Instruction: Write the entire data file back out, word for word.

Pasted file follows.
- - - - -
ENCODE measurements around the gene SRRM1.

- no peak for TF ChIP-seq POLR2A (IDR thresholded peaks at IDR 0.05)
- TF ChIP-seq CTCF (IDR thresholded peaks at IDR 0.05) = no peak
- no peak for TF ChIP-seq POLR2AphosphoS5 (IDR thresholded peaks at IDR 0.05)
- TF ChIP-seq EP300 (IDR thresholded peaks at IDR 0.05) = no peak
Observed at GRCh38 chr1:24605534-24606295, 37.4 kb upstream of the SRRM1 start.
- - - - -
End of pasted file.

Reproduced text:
ENCODE measurements around the gene SRRM1.

- no peak for TF ChIP-seq POLR2A (IDR thresholded peaks at IDR 0.05)
- TF ChIP-seq CTCF (IDR thresholded peaks at IDR 0.05) = no peak
- no peak for TF ChIP-seq POLR2AphosphoS5 (IDR thresholded peaks at IDR 0.05)
- TF ChIP-seq EP300 (IDR thresholded peaks at IDR 0.05) = no peak
Observed at GRCh38 chr1:24605534-24606295, 37.4 kb upstream of the SRRM1 start.